Idea ID: 2871399

Ability to Enroll a 'Bad Actor Password'

Status : New Idea

I believe that one of the largest risks facing organizations, when it comes to cyber security breaches, are the people themselves who have access to physical on-site equipment/workstations/the internal network (whether that be Internal Employees who have bad intents or may be working as a mole for an external organization OR perhaps 3rd party janitorial/custodial services, catering/event staff, etc... )

In fact, a "2018 Insider Threat Report asserted that 90% of organizations are likely to be attacked or exposed to attacks through an insider, and more than 50% experienced an attack through an insider. Furthermore, about 44% of top companies are exposed to potential threats as a result of exposure of passwords on the internet by their employees or theft of login details." (source: https://www.enzoic.com/employee-cybersecurity-weak-link/)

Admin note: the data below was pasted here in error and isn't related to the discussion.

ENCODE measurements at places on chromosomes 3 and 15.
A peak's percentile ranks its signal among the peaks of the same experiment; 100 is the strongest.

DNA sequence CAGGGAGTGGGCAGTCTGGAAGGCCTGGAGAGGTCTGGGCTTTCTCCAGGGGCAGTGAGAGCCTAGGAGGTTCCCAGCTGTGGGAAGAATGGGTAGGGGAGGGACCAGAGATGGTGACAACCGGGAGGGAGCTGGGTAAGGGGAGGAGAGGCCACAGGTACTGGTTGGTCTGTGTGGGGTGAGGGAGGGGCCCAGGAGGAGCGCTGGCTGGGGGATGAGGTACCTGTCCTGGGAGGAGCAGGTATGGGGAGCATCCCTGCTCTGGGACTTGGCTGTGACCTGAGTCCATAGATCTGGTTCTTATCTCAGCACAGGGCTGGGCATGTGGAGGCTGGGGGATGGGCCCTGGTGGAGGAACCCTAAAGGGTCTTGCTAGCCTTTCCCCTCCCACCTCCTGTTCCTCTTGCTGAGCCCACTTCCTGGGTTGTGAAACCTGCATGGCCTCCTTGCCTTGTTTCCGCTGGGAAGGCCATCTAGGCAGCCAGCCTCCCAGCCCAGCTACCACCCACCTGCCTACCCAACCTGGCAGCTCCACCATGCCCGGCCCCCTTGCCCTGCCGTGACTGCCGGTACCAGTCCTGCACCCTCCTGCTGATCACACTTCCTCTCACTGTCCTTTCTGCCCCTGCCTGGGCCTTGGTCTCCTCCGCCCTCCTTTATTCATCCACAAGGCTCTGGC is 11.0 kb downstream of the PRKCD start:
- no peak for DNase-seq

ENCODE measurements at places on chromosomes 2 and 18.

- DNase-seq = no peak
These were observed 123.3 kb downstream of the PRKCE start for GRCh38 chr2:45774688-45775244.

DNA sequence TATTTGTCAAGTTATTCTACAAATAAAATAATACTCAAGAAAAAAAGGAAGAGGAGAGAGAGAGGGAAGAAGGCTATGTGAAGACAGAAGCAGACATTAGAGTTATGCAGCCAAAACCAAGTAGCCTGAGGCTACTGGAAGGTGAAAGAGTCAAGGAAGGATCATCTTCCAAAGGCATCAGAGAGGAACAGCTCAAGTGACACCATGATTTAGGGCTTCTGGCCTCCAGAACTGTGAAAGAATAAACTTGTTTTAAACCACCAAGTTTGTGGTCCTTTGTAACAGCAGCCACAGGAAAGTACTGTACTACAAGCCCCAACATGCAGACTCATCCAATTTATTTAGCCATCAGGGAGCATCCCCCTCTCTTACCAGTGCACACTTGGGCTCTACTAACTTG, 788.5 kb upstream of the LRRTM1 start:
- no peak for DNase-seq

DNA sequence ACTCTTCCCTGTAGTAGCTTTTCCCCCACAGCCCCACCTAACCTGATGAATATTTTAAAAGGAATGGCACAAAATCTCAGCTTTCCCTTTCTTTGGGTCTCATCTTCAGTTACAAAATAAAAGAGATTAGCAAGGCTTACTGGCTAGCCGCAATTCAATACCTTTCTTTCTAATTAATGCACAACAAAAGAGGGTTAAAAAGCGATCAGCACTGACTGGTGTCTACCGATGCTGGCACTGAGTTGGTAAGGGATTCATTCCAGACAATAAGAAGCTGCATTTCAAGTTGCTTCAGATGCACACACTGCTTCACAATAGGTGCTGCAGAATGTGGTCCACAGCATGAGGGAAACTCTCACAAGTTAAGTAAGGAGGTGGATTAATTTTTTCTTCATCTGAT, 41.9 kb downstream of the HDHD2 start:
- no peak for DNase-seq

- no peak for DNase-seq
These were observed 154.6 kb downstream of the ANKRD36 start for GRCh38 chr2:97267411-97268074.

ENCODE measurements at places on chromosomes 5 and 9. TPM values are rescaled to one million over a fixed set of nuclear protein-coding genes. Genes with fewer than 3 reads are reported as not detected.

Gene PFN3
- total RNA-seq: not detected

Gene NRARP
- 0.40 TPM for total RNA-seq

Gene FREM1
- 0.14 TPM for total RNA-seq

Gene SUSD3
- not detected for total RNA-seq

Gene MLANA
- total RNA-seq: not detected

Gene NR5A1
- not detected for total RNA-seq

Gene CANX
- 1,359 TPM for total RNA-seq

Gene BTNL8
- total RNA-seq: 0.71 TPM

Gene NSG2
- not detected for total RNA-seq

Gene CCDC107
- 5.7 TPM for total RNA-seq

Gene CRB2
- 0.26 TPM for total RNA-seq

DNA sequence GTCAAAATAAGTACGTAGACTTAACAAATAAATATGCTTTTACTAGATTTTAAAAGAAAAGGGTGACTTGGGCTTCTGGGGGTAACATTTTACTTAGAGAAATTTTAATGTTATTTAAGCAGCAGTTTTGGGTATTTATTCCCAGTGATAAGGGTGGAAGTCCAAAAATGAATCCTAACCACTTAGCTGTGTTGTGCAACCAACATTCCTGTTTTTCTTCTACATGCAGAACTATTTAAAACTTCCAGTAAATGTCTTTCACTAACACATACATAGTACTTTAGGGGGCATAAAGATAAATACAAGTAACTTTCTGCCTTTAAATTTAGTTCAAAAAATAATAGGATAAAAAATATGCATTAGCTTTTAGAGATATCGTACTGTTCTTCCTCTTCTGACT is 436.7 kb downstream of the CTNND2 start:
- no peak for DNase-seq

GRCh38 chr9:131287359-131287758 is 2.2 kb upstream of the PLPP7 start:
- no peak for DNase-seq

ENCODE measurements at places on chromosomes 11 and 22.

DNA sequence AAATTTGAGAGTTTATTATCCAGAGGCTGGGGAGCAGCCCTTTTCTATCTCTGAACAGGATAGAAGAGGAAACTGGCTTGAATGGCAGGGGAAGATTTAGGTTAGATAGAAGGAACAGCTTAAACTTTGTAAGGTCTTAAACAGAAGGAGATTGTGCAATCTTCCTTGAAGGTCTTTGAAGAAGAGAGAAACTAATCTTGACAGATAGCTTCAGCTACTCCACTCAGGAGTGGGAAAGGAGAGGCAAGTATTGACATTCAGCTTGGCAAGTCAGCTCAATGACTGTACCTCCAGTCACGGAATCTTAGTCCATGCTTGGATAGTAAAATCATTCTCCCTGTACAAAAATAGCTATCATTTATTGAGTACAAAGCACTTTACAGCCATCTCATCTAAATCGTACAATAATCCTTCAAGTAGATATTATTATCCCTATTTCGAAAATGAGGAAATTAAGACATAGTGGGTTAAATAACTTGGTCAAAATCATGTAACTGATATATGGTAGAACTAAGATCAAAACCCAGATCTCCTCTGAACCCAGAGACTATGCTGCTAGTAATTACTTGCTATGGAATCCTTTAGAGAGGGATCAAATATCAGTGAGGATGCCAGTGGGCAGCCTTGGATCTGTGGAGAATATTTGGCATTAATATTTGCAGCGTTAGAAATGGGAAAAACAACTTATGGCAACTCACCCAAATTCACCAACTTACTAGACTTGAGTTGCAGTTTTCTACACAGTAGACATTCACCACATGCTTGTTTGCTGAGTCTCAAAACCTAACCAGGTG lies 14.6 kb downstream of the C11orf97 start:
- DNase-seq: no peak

Since 'Internal Network activity' and 'Trusted Devices' already registered to the network are less likely to raise any red flags during random security audits, I believe it would be beneficial to allow employees the ability to enroll a 'Bad Actor Password' (a similar concept to the 'Duress Fingerprint' which was introduced with Advanced Authentication 6.2.0.0? https://www.netiq.com/documentation/advanced-authentication-62/advanced-authentication-releasenotes-62/data/advanced-authentication-releasenotes-62.html#t48nowqjezwk) which might be left on a sticky note attached to one's monitor or inside of an unlocked desk drawer, etc...

If used, this authentication attempt would create a sub-routine that could either do nothing (other than send an alert to someone inside the company) OR could make it look like one had successfully authenticated to a 'fake network'/access point with which they would not be able to do anything malicious but would have alerted someone within the organization that there was a deliberate and intentional attempt to use compromised credentials at which point the attempt could be traced back to the individual responsible and they could be dealt with accordingly. Because, at the end of the day, it's important to know who you can trust...

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